U.S. Reps. Sheila Jackson Lee and Al Green, along with State Rep. Ron Reynolds are vowing to continue their acts of civil disobedience in an effort to protest for voting rights protections. The Texas lawmakers were in Washington, D.C., where they were raising awareness for voting rights and pushing for the Senate to pass federal voting protections.
Jackson Lee, who was the first arrested last week, said she was speaking out about the Texas GOP push to tighten voter restrictions, and federal legislation named after the late congressman and civil rights leader John Lewis.
“It was an emotional moment,” Jackson Lee told Houston Public Media. “Because I am certainly an admirer of the late John Lewis, but we were also friends for 27 years in the United States Congress. And I did protest with him. And I did march with him. And I just believe that he would be stunned as to where we are today.”
Green and Reynolds were at a rally organized by the National Clergy United for Justice that civil rights activists Jesse Jackson and Al Sharpton also attended.
Green said that he and his colleagues moved to the street after praying in front of the Supreme Court when they were approached by Capitol police. He said protesters were told they would be arrested if they hadn’t moved after three warnings. According to Green’s office, the lawmakers were arrested on charges of “crowding, obstructing, or incommoding.”
“The state has a long history of voter suppression, and the latest iteration of it involves denying people the right to vote in hours that are convenient to them — when they’re getting off of work,” Green said in reference to one aspect of the GOP-backed voter restrictions, which looks to ban 24-hour voting in the state.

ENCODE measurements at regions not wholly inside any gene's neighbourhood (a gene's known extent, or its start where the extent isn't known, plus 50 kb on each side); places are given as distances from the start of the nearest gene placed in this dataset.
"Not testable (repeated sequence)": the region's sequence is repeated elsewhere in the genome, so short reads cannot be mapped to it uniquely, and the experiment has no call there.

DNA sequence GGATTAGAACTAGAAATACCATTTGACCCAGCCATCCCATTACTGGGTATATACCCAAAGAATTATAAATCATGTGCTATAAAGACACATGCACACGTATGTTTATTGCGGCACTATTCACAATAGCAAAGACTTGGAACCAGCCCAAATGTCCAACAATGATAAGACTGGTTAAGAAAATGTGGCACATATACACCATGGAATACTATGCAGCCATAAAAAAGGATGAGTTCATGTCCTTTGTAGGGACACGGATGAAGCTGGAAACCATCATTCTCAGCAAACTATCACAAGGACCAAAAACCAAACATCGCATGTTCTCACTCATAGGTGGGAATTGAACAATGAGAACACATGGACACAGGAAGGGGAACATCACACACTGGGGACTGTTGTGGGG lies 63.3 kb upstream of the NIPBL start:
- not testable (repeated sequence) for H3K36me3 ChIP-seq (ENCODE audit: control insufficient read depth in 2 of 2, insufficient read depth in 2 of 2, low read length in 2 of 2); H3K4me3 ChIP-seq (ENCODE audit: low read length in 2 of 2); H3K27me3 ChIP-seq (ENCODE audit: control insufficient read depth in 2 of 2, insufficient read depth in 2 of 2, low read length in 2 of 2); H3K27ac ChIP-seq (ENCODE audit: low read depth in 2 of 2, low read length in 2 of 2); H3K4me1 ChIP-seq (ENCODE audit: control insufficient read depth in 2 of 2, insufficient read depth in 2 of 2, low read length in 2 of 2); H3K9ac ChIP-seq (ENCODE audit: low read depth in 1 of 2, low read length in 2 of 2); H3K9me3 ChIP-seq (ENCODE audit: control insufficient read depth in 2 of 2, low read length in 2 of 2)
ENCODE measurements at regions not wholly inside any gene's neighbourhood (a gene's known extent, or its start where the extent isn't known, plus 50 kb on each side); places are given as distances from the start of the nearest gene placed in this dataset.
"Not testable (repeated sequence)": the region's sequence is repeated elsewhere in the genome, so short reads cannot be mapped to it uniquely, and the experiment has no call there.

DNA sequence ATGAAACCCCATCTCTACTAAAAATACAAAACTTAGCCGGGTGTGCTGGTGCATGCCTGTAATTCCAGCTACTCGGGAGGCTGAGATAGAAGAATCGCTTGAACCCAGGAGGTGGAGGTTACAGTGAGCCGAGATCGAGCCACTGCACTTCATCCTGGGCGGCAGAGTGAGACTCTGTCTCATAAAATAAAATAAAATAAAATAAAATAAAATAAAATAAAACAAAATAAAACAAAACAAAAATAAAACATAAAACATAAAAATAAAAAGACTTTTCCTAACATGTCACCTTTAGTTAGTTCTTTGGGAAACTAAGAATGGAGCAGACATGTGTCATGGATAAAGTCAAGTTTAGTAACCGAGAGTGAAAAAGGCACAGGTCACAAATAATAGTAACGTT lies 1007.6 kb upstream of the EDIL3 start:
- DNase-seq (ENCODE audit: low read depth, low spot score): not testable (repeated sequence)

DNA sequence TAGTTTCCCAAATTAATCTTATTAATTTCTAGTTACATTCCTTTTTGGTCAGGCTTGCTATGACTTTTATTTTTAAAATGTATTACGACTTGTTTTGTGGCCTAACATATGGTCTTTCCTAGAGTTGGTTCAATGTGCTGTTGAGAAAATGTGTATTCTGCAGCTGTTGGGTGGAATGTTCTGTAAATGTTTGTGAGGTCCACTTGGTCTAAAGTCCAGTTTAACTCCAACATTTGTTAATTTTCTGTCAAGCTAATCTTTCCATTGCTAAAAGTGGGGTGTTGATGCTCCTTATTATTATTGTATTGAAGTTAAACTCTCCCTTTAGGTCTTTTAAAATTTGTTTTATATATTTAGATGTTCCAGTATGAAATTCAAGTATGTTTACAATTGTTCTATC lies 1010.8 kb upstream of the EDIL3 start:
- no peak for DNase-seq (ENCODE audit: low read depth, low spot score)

Reynolds is the first Texas House Democrat arrested during the group’s decampment to Washington, D.C. The state lawmakers have been out of Texas for more than three weeks. They’ve spent that time lobbying their federal counterparts to pass voting rights legislation like the For the People Act, which they believe could preempt the proposed voting restrictions back home.
“As the first African American elected State Representative since Reconstruction, I realize that I didn’t get here by myself. I stand on the shoulders of my ancestors who paved the way for me,” Reynolds said. “I was willing to get arrested because it’s necessary to make good trouble to protect my constituents and Texans from the Voter Suppression bills proposed by the Republicans in power. I will continue to fight for passage of federal voting rights legislation in Congress to protect Texans against Jim Crow 2.0. This is the least that I could do for the great sacrifices that many people made to secure passage of the Voting Rights Act of 1965: including death.”
Jackson Lee says she’s taking her fight to the U.S. Senate next.
“As soon as I finished in civil disobedience, my commitment is to engage with these senators. The Senate needs to do its work. It needs to pass the S1 that is the companion to H1. We may have to go to conference. But there’s no doubt that all the meetings I’ve had with the Texas Democratic delegation where the representative presented really stark stories about voter suppression, including the suppression of young voters in the state of Texas. This is an urgent matter,” she said.